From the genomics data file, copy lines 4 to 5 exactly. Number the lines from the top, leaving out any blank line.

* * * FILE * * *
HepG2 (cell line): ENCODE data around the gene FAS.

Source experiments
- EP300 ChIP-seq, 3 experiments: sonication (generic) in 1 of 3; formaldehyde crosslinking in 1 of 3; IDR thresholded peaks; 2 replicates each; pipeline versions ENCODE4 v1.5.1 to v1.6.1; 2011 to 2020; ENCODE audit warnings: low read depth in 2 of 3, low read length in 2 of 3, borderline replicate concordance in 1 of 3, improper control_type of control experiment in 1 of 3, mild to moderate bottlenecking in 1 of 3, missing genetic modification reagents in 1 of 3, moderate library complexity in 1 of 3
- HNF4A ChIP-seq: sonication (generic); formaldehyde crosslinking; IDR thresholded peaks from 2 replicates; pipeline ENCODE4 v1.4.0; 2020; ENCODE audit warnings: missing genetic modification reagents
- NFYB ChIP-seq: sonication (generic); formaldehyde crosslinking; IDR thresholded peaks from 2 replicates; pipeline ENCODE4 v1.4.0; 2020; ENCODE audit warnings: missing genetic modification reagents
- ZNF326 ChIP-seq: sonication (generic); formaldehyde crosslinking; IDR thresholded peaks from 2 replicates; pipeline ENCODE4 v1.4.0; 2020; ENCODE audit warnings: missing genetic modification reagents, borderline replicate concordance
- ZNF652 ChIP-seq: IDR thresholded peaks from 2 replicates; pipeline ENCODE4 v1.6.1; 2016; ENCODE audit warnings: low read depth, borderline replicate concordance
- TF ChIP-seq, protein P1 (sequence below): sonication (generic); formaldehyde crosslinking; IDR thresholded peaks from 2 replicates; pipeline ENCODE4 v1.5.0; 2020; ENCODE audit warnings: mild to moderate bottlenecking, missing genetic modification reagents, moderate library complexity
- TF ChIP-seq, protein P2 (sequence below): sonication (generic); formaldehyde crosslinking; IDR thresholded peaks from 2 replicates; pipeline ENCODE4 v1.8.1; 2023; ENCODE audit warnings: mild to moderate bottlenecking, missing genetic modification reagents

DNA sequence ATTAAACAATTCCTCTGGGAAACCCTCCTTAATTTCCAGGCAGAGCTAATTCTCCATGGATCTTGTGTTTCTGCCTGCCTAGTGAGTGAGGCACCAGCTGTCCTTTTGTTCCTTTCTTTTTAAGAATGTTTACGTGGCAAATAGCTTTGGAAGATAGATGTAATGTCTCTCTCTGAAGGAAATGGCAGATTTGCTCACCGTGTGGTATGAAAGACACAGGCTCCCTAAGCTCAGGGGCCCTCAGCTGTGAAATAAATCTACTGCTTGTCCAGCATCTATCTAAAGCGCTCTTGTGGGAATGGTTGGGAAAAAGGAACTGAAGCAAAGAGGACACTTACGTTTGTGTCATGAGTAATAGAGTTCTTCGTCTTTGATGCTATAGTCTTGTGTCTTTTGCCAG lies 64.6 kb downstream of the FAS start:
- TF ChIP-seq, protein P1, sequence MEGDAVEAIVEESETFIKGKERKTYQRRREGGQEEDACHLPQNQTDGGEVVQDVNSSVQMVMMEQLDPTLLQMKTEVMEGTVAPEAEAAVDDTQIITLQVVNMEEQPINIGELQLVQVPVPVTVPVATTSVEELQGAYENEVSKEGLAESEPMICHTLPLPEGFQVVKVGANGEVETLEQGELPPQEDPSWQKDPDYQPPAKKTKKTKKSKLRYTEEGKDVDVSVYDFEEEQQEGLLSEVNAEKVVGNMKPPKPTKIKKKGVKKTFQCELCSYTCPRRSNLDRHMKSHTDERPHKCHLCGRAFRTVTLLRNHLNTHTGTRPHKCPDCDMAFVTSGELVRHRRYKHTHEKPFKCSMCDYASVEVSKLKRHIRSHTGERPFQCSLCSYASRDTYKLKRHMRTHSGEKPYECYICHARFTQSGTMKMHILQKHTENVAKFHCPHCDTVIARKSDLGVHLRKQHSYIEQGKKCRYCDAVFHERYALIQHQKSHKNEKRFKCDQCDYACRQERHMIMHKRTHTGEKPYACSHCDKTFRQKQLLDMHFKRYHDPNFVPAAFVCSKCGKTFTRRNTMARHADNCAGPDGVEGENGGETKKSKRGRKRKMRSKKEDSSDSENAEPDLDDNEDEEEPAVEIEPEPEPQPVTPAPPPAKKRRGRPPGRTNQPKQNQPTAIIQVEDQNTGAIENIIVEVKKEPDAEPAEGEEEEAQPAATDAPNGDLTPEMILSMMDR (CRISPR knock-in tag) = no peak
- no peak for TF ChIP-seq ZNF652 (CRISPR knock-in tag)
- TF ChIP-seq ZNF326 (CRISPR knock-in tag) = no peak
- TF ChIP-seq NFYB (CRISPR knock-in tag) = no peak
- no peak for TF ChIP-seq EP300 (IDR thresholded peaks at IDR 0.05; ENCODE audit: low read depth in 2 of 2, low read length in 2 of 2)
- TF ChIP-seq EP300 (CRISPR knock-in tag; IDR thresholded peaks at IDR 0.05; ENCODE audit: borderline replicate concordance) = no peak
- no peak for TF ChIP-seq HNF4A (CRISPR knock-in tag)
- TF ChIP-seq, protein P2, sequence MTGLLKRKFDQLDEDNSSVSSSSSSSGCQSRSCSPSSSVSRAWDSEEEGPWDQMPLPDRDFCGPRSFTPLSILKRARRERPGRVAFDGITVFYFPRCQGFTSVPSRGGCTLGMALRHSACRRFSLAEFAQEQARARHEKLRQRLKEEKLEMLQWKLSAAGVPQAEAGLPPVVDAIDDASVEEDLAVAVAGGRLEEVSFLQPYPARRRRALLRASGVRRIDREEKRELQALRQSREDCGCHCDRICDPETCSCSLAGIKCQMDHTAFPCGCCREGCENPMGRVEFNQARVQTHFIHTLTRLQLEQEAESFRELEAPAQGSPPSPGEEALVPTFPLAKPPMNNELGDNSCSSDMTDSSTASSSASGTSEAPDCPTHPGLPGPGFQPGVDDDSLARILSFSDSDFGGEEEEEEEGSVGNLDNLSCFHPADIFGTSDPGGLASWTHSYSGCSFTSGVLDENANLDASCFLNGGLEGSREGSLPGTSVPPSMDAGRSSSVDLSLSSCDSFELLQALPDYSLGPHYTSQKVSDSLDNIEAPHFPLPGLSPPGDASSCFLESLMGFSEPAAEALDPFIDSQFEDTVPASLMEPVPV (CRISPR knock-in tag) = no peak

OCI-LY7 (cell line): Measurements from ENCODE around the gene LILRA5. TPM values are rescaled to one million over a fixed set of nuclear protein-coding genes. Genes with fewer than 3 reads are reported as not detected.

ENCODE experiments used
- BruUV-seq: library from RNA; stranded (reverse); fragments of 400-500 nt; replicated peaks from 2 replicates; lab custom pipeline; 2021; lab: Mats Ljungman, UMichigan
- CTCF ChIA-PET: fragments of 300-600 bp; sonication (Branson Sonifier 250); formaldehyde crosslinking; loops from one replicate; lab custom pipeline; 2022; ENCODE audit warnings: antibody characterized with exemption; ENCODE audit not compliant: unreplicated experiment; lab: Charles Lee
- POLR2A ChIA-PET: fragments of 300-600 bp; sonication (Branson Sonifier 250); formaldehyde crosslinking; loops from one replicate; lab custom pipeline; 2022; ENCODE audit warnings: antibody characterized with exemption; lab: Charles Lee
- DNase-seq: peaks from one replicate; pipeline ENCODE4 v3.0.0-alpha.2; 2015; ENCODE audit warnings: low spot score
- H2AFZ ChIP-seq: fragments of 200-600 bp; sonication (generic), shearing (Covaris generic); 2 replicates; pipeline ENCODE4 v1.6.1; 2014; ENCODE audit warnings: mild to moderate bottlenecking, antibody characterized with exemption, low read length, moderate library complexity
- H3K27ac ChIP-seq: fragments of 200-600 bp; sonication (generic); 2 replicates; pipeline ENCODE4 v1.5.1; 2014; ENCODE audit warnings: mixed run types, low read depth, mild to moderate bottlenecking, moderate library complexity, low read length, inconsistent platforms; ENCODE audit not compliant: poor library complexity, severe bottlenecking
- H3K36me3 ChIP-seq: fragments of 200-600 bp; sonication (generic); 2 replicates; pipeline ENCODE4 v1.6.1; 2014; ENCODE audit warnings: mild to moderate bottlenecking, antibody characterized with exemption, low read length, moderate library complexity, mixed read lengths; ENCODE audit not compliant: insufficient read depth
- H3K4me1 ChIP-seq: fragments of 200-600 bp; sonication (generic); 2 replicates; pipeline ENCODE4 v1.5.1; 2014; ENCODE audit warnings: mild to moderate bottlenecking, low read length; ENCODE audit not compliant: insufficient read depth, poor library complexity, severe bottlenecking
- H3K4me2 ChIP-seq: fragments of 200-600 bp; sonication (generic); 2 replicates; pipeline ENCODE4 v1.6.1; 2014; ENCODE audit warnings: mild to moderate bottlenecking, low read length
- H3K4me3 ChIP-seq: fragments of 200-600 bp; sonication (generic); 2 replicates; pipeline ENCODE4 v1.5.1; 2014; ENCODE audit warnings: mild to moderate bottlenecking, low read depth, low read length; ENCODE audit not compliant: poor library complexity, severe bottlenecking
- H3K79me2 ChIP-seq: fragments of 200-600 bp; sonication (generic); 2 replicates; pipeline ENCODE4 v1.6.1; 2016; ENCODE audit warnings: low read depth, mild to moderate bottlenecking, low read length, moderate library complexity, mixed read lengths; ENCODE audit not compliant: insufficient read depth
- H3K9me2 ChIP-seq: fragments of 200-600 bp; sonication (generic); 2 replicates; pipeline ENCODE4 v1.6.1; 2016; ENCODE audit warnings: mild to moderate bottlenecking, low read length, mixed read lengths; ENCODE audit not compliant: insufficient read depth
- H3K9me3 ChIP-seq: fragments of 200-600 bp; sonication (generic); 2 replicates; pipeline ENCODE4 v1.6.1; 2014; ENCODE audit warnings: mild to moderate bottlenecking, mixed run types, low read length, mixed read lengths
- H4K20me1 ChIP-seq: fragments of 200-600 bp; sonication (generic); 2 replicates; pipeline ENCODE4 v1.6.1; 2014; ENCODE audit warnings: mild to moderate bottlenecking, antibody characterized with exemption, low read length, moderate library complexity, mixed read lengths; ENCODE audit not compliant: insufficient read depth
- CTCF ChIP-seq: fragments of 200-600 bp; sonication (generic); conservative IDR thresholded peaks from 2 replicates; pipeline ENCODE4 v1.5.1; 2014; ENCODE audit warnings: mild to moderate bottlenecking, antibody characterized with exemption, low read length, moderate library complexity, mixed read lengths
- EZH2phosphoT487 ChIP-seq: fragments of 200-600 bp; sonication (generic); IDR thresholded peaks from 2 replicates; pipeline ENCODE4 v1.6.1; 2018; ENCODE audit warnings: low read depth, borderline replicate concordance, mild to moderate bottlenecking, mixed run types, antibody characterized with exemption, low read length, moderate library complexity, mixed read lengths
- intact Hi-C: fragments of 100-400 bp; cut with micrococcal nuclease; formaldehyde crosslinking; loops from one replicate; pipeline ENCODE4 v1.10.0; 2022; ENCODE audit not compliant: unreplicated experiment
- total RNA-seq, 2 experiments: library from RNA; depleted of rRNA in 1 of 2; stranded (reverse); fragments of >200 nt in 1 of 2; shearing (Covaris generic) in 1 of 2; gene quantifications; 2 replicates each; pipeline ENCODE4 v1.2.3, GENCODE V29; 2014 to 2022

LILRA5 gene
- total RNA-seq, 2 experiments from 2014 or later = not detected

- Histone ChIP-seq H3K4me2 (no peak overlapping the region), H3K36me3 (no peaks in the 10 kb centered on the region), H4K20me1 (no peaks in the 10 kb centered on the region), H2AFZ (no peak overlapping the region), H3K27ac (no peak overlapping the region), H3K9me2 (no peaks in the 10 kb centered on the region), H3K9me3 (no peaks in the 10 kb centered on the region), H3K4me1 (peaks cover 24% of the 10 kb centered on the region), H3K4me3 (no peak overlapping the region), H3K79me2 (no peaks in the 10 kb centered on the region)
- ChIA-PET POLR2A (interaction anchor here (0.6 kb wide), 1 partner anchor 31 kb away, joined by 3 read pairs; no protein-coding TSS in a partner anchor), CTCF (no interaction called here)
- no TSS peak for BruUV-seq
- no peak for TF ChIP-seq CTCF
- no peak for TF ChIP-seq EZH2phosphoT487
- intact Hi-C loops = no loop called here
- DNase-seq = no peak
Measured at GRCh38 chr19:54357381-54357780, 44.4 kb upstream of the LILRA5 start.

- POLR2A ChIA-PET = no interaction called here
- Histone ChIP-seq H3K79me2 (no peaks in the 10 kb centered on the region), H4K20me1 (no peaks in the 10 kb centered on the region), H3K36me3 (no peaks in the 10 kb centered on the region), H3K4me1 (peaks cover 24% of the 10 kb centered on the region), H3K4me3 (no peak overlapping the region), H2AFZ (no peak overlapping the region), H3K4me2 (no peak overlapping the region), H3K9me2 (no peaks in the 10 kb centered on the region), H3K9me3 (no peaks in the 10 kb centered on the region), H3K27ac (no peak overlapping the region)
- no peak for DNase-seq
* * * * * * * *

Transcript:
- HNF4A ChIP-seq: sonication (generic); formaldehyde crosslinking; IDR thresholded peaks from 2 replicates; pipeline ENCODE4 v1.4.0; 2020; ENCODE audit warnings: missing genetic modification reagents
- NFYB ChIP-seq: sonication (generic); formaldehyde crosslinking; IDR thresholded peaks from 2 replicates; pipeline ENCODE4 v1.4.0; 2020; ENCODE audit warnings: missing genetic modification reagents